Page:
News / USA

    Former Enemies Vietnam, US Ramp Up Defense Ties

    U.S. Defense Secretary Leon Panetta, left, gives a Vietnam War memorabilia of a Vietnamese soldier to his counterpart Phung Quang Thanh in Hanoi, Vietnam, June 4, 2012.
    U.S. Defense Secretary Leon Panetta, left, gives a Vietnam War memorabilia of a Vietnamese soldier to his counterpart Phung Quang Thanh in Hanoi, Vietnam, June 4, 2012.
    Marianne Brown
    HANOI, Vietnam - Defense chiefs from former foes Vietnam and the United States met Monday in Hanoi to ramp up ties at a time of rising tensions in the South China Sea.

    In Hanoi’s searing hot mid-morning sunshine, defense chiefs of two nations once at war took part in a poignant exchange of war memorabilia, the diary of a Vietnamese soldier killed in action and letters written by an American officer serving in Vietnam.

    The symbolic gesture was part of Defense Secretary Leon Panetta’s visit to the country following the annual Shangri-La defense dialogue in Singapore.

    Panetta's arrival on Vietnam Sunday marked a symbolic deepening of ties between the two when he became the highest ranking American official since the war to visit Vietnam’s commercial deepwater port, Cam Ranh Bay.

    He visited the USNS Richard E. Byrd, a civilian crewed naval cargo ship currently undergoing maintenance at the port.

    “The fact that this ship is here in Cam Ranh bay, and is being serviced by contractors here in this location and the repair work is being done by our Vietnamese friends, that is a tremendous indication of how far we have come,” said Panetta.

    The ship is the fifth vessel to be repaired in Vietnam after the country agreed to conduct minor repairs on non-combatant U.S. Navy ships.

    By allowing this visit, Vietnam is making a statement that the United States has a legitimate interest in the maritime affairs of the South China Sea, says regional security analyst, professor Carl Thayer.

    “China is saying the U.S. is an outsider and shouldn’t get involved and so for Vietnam instead of having to align with the United States to balance China it does what it does best, it tells the U.S., 'your interests are to provide security, go to it! And we’ll give you facilities to repair ships,'" he said.

    Panetta’s trip to Vietnam comes after a weekend announcement that the U.S. Navy would shift the majority of its ships to the Pacific by 2020 as part of a strategic focus on Asia.

    He stressed the move was part of a broader global re-balancing rather than a strategy of containing China because of its vast territorial claims in the South China Sea.

    Speaking with reporters in Hanoi, Panetta said the U.S. considers itself a member of the family of Pacific nations and wants to increase peace and prosperity in the region.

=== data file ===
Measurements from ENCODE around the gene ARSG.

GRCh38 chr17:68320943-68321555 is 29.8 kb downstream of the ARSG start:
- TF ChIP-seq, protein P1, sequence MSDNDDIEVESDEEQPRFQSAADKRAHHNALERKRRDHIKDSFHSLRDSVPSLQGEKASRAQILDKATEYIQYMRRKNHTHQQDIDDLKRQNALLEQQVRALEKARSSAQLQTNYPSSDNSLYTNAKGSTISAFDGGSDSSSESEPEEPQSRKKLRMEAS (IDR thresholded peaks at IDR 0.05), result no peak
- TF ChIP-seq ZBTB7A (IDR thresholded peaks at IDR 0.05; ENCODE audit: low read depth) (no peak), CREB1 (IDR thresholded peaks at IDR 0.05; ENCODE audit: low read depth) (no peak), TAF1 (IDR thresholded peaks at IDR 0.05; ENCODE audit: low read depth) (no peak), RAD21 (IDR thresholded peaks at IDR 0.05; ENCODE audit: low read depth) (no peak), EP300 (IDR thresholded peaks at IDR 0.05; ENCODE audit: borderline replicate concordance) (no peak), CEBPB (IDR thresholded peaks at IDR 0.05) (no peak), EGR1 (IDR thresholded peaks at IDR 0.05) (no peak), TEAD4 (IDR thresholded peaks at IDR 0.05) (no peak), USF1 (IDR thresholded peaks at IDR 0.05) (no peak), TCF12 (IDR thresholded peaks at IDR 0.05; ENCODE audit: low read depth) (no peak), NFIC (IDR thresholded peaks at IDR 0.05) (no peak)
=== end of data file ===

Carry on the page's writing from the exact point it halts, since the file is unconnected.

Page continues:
"The key to that is that we have a shared group of values and principles that all countries have to abide by and we will always continue to follow international rule, international regulations and international law," said Panetta.

    China claims much of the resource-rich South China Sea as its own territory, and Chinese fishermen and government exploration ships have come into conflict with vessels from neighboring countries in recent years. Chinese officials have said the territorial dispute does not concern the United States.

    But in Beijing Monday, Liu Weimin from China’s Ministry of Foreign Affairs responded to the U.S. defense secretary's visit by saying peace, cooperation and development are trends of the times.

    He says the Asia Pacific is where Chinese and American interests converge the most and he hopes the United States will respect the interests of all people in the Pacific - including those of China.

    Vietnam and the United States may have a lot to gain in gradually strengthening ties, but this will only go so far, says Thayer.

    Vietnam Defense Minister Phung Quang Thanh says he hopes the U.S. will soon lift restrictions on the sale of lethal weapons to Vietnam, but Professor Carl Thayer is doubtful this will happen any time soon. 

    “American equipment is too expensive," said Thayer. "It’s a whole new different technology. Staying with Russia, Ukraine, Belarus, it’s all compatible equipment, it all goes back to the Soviet era.”

    He says the recent country report on human rights in Vietnam issued by the State Department does not support changing U.S. policy. And, with an election looming in November, he says it is unlikely Washington will make a significant shift in its relationship with Vietnam anytime soon.